“Spaghetti al pomodoro”. Tomato sauce, garlic, olive oil, and basil. This dish was nice and simple, exactly as you would expected it to be, and exactly as you hoped it to be. The pasta was cooked to a perfect el dente, done with a warm firm bite. Each strand easily sopped up sauce with a nice eggy flavour of its own.

I arrived late and as a result had to watch plates arrive before I even got a chance to look at their offerings. I made my entry noticed and asked for a menu immediately. I was hungry and 30 minutes late. My guess, our server got caught up in the busyness of Saturday night, as I attempted to chase her down. So here I was, being warned that my pizza would take longer and be last to arrive. Each pizza came with the possibility of modifications and add ons, like adding anchovies or eggs for extra.


The “Vongole” pizza with clams, creamed spinach, peppadew, stressa, and fior de latte. I have never heard of half these ingredients, so that alone was a draw; not to mention clam on a pizza! This would be my first seafood pizza, how very West Coast Canada of me. The crust had a nice light crisp, a dough-like quality that balanced the strength found in all the other ingredients. It made a great foundation. The toppings were tad on the salty side, thanks to the calm juice and cheesy mix; and a lot on the fishy side thanks to the clams. Six calms were left in their shells and baked until dried. I don’t believe I got to try any of it, not being able to scrape anything of substance from any of the shells. The cheese was enjoyable in its thick and stringy nature. This was seen as you pulled it apart from your bite. I found the dollops of tomato the best part, a burst of sweet freshness amongst the sea of savoury. After a slice, I found it was missing something. An absent flavour component that a request for balsamic vinegar was able to rectify; a far cry away from the ranch dressing I would have used, if I was home.


“Bianca” pizza with coopa (a meat similar to sausage), ubc farm potatoes, and taleggio cheese”. This was a heavier and denser pizza. My first potato pizza and a fellow guests’ best. The meat was nice and tender, and paralleled well to the garlicky nature of everything else. As a friend use to say, “it is delicious if it messes up your breath”.


“Funghi” pizza with mushroom, red onion, scamorza cheese, and rosemary. A guest opted to add arugula for $2. The addition of arugula was a smart move, and a greatly need one. It helped to create a fresh note that combatted well against the soggy pizza. And it was able to cut into a lot of the oil and overwhelming mushroom bites.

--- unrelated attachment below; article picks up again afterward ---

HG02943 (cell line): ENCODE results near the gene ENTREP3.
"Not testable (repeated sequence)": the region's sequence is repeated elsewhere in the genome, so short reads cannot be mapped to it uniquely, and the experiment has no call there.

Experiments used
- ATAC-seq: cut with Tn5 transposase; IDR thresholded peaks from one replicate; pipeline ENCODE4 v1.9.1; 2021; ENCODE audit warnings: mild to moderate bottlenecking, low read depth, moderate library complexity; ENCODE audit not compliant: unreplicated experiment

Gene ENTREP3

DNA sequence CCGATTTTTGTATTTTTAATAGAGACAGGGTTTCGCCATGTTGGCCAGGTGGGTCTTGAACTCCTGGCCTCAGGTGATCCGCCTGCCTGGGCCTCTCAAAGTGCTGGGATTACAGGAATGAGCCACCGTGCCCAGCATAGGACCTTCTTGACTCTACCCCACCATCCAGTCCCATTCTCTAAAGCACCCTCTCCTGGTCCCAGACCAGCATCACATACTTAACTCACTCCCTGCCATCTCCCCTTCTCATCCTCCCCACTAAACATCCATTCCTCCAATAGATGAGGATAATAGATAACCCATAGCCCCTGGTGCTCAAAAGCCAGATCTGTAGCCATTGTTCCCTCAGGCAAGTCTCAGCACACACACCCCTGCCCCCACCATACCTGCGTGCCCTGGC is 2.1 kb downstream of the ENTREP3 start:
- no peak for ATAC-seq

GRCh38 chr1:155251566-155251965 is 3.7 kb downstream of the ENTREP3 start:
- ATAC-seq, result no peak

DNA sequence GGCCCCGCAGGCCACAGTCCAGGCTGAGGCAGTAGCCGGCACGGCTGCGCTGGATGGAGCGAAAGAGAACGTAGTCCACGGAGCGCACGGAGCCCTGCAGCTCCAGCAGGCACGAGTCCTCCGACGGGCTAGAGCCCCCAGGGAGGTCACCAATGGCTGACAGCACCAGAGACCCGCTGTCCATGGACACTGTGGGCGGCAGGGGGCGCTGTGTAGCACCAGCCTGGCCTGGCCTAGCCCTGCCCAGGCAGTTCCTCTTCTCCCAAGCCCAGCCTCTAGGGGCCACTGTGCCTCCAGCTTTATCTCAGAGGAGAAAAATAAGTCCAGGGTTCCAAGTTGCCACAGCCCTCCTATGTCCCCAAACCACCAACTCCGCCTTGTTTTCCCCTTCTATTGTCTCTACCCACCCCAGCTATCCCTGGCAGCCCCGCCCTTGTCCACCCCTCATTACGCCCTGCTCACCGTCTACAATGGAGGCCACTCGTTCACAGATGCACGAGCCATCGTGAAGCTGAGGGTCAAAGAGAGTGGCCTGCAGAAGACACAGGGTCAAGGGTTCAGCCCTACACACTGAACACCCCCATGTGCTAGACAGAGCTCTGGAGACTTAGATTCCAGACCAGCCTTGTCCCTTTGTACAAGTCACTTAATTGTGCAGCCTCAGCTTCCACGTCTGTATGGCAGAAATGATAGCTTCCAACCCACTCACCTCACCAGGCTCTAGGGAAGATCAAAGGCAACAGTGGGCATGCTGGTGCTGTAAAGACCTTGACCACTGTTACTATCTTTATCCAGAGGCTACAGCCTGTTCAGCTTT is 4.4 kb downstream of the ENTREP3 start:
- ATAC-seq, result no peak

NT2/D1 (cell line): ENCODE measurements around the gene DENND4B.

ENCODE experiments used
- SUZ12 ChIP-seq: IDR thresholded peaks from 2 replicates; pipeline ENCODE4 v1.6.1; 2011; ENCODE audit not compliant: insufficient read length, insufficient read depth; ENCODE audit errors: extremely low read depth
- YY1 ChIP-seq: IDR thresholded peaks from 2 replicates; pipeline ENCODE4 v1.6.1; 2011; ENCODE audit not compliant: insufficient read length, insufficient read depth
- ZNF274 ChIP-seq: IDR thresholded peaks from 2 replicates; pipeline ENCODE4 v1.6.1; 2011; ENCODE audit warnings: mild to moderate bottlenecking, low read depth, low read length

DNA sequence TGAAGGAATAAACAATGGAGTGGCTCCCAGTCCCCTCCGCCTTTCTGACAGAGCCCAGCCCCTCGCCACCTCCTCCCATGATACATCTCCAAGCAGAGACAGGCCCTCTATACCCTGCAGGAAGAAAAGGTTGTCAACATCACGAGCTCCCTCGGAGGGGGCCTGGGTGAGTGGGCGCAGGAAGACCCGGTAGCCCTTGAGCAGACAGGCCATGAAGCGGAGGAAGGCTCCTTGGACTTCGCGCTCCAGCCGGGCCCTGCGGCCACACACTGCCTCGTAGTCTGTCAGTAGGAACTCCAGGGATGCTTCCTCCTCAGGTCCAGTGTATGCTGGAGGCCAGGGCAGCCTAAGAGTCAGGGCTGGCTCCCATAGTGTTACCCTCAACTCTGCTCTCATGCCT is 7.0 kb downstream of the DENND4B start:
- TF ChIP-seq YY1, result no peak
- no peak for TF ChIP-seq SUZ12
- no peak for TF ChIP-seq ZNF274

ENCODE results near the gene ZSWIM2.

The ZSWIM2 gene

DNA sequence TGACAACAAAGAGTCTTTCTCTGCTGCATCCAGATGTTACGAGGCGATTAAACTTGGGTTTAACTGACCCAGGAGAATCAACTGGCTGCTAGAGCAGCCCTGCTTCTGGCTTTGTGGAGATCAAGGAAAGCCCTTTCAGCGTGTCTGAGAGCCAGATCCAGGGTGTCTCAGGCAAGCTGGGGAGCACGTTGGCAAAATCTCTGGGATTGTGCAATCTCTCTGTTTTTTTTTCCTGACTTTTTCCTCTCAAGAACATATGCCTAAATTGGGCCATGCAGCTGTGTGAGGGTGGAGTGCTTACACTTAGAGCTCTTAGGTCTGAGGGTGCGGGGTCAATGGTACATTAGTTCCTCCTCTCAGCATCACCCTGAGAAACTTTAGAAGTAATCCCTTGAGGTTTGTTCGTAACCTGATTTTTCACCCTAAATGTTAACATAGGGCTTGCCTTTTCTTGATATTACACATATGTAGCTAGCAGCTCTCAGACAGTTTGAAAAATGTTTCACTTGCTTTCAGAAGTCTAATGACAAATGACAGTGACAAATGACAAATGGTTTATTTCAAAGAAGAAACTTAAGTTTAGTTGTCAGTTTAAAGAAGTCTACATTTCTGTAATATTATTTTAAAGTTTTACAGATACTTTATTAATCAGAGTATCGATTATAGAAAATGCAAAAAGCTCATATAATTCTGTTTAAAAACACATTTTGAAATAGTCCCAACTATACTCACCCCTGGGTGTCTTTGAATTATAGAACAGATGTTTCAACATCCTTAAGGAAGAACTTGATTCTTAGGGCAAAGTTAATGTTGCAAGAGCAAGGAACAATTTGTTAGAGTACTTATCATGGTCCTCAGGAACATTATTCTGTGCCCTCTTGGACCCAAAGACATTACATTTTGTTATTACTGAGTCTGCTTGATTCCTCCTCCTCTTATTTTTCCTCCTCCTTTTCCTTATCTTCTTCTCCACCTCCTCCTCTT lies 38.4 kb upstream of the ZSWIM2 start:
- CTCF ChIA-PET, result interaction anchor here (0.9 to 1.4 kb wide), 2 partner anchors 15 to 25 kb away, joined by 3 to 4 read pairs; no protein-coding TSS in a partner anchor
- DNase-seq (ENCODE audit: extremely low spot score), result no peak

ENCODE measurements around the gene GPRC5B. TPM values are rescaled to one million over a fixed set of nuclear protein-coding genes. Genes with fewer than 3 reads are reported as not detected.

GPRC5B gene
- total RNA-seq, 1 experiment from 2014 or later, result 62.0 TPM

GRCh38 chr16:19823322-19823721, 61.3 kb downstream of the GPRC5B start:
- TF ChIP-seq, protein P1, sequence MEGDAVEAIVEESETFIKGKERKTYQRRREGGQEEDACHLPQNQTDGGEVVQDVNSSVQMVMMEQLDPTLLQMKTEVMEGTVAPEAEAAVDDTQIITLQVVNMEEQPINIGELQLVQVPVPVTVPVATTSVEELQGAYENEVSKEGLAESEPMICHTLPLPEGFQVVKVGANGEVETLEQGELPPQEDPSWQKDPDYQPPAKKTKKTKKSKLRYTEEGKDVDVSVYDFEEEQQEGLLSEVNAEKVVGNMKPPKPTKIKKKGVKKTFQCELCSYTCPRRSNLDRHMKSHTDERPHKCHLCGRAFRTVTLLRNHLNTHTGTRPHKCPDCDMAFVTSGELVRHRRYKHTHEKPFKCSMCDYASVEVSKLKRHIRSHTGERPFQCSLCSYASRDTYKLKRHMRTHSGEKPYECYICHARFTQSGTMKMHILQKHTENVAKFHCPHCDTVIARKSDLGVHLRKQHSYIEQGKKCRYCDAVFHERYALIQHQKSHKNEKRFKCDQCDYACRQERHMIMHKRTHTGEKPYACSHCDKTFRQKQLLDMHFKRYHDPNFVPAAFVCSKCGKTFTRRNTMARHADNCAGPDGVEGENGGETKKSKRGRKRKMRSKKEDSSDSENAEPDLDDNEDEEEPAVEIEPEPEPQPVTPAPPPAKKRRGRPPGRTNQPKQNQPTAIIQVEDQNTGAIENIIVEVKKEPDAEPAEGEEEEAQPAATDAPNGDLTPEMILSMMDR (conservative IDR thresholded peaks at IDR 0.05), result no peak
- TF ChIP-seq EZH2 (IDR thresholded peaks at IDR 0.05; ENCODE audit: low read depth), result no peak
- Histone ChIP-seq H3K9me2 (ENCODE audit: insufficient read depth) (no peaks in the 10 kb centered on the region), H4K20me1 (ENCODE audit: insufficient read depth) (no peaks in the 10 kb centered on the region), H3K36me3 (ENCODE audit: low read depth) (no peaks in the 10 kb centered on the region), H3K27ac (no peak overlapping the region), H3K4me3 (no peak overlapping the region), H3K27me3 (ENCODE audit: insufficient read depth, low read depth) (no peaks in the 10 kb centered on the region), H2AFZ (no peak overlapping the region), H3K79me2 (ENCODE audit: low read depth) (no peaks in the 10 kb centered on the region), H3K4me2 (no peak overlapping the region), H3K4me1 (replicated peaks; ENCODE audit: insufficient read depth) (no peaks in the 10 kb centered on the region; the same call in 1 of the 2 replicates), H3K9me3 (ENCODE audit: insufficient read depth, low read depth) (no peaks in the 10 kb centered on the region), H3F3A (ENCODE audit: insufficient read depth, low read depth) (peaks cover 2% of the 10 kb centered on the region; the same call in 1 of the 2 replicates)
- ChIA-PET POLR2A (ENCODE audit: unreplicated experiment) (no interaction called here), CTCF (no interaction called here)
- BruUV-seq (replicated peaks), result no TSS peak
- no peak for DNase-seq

Overall this was a very filing meal with all the pasta, pizza dough, and bottles of red wine consumed. Our server could have checked in more, but other servers were able to jump in to help. One such server was helping our table, despite it not being her section. She easily topped up our glasses of wine on occasion. And according to our dinner’s host, the restaurant’s hostess was very accommodating, even with the multiple changes made with our reservations.
However the experience soured with the mention of a birthday cake. We had brought a cake only to find out there would be a charge to cut it. We didn’t bother checking the price and agreed to do it ourself to wave the fee. Though I feel an important consideration when choosing a restaurant is if they are able to accommodate your large party, the very large party that is willing to pay an automatic 15% gratuity fee. Yet here they were trying to ask for more to cut a cake? I expect better guest services for a birthday party, especially not addressing any of this to the birthday girl directly. So much for having the surprise of a lit birthday cake walked to your table and your guests singing in your honour. I was unimpressed and unwilling to pay more than I had to. Luckily our server pointed out she already charged us for the suggested gratuity, and we were able to ignore a request for more if we wanted. I did and I didn’t.

Would I come back? – No. I found the distant a little far and parking too much of a hassle. All the food I found average, having had better for less else where. Things were creative, but certainly nothing you would need to satisfy a craving of. These were tastes you try just to say you have, that one time.
Would I recommend it? – No. I thought everything was only okay. Nothing had me excited about going back for more. Not bad, not great, nothing much to report. Don’t deny your cravings.

1020 Main Street, Vancouver BC
Campagnolo on Urbanspoon